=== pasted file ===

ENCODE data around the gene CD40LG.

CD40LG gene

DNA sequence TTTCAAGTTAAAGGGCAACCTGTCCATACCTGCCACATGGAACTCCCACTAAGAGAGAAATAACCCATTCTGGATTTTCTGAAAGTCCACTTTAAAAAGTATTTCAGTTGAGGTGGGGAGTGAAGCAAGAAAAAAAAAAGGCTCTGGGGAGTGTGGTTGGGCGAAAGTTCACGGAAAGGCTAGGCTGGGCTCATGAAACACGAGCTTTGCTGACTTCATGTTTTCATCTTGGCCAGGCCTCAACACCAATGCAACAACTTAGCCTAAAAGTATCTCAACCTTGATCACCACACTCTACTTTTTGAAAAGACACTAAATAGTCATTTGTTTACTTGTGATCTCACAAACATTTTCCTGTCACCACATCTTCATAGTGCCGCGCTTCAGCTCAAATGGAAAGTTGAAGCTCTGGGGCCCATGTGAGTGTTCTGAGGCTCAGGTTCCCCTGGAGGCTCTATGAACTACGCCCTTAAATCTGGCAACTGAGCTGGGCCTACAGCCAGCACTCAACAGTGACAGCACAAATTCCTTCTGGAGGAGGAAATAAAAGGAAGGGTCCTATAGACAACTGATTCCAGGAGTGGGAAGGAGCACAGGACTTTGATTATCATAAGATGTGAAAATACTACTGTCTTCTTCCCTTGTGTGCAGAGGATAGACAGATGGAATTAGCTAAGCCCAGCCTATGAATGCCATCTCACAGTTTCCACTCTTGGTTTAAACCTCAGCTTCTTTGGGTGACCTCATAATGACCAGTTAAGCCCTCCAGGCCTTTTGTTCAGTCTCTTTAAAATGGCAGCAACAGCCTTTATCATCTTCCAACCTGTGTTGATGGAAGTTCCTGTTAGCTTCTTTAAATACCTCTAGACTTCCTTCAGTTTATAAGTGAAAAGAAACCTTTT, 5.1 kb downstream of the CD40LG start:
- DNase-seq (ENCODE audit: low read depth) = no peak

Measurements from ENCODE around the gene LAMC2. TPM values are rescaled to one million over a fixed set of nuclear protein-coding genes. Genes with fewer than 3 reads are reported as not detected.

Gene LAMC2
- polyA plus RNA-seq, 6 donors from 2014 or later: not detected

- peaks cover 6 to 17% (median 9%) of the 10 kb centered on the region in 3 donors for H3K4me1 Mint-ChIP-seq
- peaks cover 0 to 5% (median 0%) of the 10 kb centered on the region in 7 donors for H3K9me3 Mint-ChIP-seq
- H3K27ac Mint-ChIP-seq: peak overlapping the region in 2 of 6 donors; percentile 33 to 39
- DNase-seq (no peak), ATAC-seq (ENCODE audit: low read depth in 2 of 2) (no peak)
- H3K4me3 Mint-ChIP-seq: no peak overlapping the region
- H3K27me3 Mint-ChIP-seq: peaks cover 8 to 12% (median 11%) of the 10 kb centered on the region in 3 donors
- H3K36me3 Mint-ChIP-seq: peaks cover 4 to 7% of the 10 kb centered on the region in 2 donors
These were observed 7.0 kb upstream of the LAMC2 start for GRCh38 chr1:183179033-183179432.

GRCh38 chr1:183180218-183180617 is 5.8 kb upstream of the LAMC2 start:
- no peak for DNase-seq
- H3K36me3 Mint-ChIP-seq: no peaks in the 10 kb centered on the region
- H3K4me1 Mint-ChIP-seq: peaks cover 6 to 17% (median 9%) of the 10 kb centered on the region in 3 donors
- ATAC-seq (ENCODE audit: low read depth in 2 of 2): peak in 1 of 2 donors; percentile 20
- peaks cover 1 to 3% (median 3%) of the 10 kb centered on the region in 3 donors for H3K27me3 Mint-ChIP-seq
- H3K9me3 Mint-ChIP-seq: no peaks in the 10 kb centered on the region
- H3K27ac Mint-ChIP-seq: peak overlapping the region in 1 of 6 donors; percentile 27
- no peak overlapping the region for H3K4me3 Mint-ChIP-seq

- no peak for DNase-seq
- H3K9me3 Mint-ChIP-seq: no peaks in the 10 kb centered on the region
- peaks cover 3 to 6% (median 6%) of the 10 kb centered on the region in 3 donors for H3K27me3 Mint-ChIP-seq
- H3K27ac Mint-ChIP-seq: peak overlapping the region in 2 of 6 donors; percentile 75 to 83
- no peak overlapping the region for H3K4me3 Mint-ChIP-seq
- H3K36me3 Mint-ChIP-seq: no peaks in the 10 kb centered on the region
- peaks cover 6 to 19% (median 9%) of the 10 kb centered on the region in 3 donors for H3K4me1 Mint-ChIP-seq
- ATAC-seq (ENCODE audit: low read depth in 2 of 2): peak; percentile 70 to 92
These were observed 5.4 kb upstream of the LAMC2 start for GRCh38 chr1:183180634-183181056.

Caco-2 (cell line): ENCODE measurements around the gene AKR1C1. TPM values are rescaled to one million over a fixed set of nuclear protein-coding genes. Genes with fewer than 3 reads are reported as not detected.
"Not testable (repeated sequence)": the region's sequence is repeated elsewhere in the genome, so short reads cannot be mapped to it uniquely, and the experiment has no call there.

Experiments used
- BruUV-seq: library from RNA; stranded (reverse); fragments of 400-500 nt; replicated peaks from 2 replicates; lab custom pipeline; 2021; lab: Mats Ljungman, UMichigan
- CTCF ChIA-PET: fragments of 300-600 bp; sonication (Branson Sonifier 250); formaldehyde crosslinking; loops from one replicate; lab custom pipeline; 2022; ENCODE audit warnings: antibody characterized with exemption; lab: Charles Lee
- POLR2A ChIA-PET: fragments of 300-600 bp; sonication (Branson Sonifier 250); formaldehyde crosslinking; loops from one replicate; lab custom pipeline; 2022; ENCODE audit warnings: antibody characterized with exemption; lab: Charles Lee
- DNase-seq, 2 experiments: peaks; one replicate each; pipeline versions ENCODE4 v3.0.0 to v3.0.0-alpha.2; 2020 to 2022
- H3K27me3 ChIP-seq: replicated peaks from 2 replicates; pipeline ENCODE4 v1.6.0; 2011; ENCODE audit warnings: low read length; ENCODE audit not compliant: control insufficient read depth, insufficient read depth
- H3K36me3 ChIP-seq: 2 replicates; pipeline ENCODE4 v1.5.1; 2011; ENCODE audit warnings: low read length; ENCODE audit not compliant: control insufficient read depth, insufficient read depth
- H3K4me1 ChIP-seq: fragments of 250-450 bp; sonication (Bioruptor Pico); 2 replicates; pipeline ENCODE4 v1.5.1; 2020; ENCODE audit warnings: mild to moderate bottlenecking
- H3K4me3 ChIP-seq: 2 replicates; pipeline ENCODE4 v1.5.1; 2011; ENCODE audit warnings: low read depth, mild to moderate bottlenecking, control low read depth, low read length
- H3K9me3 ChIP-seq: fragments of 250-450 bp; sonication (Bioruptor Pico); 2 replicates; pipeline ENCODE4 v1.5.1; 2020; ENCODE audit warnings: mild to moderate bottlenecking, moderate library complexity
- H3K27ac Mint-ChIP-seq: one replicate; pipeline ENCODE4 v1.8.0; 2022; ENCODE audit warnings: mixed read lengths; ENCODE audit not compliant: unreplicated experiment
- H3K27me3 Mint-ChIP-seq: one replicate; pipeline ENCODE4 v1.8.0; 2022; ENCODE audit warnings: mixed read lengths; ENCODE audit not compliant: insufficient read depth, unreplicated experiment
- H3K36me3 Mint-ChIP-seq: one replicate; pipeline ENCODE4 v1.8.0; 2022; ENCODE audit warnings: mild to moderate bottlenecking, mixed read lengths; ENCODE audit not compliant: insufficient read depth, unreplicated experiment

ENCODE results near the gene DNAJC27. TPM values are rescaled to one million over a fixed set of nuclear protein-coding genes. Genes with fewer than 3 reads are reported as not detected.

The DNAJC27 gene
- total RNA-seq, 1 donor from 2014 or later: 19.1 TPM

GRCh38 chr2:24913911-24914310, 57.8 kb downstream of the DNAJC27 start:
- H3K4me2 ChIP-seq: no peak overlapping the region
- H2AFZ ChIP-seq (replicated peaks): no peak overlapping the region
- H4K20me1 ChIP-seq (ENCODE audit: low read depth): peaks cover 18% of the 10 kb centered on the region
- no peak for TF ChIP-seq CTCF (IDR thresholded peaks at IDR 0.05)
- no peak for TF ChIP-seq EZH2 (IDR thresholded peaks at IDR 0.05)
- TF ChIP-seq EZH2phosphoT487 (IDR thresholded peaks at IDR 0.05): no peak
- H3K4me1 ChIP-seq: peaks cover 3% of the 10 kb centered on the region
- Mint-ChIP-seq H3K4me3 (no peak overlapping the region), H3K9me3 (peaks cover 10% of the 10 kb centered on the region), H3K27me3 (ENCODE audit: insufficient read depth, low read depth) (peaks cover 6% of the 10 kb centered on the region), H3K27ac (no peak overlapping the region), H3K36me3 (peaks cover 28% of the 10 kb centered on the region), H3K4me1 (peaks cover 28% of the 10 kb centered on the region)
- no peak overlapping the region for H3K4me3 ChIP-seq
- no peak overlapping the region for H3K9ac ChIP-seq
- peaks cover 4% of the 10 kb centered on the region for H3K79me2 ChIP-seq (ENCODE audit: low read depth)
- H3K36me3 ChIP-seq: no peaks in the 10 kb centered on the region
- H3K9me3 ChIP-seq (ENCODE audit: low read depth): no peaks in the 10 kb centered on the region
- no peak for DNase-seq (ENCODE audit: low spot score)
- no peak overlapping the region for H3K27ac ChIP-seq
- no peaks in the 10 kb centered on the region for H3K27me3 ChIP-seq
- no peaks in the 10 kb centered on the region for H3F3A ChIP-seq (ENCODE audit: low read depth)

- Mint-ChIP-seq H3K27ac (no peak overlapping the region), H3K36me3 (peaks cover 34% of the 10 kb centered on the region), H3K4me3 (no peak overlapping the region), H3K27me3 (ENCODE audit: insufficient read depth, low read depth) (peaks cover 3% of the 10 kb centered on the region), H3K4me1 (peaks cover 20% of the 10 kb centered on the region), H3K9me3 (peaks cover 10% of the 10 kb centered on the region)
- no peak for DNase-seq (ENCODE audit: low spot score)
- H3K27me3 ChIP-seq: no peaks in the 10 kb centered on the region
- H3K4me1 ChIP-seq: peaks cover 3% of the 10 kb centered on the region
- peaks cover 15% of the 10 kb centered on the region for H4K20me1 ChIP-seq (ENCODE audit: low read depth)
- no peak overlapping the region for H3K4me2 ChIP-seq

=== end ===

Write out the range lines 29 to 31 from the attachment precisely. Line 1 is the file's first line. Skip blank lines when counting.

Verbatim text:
- no peak overlapping the region for H3K4me3 Mint-ChIP-seq
- H3K36me3 Mint-ChIP-seq: no peaks in the 10 kb centered on the region
- peaks cover 6 to 19% (median 9%) of the 10 kb centered on the region in 3 donors for H3K4me1 Mint-ChIP-seq